Carbon dioxide emissions into the atmosphere as a result of Amazon deforestation dropped to 352 million tons this year, or 16 percent less than in 2011, Brazil’s state-run National Space Research Institute, or INPE, said.
In a communique Friday, the organization said that the calculation of emissions data was based on an analysis by the Legal Deforestation of the Amazon Observation Project, or Prodes, which estimates the area of jungle cleared between August 2011 and July this year as 4,665 sq. kilometers (1,800 sq. miles).
The deforested area is three times greater than Sao Paulo, the largest urban area in Brazil.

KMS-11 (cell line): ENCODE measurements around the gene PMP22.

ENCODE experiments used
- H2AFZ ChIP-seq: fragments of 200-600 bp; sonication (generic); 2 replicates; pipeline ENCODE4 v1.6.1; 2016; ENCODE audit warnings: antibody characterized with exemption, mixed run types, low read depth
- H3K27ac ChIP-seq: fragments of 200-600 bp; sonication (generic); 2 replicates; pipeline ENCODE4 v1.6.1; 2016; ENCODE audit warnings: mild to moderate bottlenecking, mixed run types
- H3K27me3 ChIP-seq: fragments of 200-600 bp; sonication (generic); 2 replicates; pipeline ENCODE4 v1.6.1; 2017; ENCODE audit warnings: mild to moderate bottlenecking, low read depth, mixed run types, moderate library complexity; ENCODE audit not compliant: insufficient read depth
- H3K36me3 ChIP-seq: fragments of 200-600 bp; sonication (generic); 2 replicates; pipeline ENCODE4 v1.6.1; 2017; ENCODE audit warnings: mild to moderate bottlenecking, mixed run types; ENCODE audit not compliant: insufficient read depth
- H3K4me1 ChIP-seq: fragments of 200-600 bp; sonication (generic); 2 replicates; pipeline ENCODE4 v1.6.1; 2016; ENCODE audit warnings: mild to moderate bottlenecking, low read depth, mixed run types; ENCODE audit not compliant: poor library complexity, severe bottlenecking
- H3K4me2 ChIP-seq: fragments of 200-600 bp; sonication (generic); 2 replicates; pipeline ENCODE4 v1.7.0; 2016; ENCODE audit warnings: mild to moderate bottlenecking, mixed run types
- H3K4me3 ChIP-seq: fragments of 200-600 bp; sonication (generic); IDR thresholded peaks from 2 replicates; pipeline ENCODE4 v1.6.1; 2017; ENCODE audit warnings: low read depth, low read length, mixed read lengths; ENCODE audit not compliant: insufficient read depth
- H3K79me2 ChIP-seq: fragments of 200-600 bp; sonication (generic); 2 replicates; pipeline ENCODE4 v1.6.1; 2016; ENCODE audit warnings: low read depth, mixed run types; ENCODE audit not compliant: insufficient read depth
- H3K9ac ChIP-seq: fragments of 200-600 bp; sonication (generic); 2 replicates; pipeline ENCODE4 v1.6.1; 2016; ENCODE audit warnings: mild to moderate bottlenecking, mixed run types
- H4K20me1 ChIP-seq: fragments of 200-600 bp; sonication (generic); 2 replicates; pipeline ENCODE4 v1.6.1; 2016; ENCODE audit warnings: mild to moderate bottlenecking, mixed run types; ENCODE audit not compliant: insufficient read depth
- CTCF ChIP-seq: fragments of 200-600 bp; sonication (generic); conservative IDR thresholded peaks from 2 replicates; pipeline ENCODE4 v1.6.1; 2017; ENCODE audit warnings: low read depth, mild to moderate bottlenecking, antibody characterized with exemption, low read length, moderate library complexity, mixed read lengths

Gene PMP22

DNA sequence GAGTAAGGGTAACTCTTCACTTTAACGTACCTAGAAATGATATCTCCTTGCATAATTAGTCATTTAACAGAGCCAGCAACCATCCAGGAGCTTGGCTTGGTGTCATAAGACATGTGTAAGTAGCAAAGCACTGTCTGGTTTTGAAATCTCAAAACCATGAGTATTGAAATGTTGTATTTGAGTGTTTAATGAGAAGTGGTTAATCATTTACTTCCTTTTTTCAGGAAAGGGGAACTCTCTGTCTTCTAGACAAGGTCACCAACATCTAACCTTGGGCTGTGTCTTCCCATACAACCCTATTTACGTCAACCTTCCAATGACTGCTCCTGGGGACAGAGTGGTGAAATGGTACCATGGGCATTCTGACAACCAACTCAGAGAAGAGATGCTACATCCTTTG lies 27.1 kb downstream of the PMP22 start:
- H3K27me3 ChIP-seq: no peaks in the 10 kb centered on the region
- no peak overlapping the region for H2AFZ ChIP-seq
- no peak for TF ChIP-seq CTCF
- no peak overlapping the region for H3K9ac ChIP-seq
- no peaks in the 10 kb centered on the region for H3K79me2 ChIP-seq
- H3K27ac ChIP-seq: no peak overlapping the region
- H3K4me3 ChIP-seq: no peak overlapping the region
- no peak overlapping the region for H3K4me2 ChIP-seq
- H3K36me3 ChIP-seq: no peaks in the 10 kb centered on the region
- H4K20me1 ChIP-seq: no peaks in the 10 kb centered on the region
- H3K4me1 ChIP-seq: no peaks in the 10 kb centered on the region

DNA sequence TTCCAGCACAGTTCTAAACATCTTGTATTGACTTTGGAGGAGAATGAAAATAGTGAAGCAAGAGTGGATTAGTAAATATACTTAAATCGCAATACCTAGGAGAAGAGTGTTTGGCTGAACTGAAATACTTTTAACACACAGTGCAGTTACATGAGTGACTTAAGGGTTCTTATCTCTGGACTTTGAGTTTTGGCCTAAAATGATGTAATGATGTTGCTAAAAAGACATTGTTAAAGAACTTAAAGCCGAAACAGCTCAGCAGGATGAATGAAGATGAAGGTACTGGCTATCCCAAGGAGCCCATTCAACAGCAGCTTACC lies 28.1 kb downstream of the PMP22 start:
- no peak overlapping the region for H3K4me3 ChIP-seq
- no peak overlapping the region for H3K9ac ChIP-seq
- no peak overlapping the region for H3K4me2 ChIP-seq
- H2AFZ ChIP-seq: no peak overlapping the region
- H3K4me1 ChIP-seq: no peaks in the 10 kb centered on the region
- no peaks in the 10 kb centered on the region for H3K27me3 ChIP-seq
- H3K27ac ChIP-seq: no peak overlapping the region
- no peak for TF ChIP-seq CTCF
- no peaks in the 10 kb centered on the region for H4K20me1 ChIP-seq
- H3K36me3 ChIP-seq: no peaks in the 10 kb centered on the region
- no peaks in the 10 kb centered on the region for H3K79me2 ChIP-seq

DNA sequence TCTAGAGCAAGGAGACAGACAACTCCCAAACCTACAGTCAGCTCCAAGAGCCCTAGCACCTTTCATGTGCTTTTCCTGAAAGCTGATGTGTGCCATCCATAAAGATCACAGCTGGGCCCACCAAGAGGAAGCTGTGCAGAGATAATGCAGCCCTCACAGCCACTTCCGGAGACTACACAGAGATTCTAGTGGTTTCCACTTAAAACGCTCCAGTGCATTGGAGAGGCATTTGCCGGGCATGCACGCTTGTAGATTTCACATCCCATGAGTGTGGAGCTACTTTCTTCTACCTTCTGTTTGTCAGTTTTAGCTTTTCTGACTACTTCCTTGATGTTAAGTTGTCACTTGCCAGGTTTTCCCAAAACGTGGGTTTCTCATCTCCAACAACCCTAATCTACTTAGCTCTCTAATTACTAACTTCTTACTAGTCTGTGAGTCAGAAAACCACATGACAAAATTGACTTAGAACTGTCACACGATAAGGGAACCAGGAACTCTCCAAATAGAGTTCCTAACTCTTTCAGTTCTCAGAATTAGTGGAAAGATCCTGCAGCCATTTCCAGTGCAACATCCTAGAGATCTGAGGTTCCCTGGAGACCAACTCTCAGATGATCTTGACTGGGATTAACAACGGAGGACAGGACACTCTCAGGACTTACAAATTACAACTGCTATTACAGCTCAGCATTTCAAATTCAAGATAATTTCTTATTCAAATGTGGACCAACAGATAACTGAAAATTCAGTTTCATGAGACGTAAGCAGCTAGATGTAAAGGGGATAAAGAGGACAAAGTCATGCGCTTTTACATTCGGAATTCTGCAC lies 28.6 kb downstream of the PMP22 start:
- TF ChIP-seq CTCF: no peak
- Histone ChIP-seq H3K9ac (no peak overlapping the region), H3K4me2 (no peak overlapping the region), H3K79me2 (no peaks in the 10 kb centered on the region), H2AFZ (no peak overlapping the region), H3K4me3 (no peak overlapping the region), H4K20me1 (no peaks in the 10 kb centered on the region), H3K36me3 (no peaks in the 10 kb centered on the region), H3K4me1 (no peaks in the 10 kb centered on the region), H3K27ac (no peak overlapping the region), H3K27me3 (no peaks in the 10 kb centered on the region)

Current emission values similarly reveal a 64-percent reduction from those in 2004, when almost 28,000 sq. kilometers (10,800 sq. miles) of the Amazon region were deforested.
According to INPE, half the expanse of forest is composed of carbon, which enters the atmosphere in the form of CO2 when timber is burned, trees are cut down and nature is altered in other ways.
The speed with which CO2 is transferred to the atmosphere is related to the volume of logging and abusive farming practices, among other factors.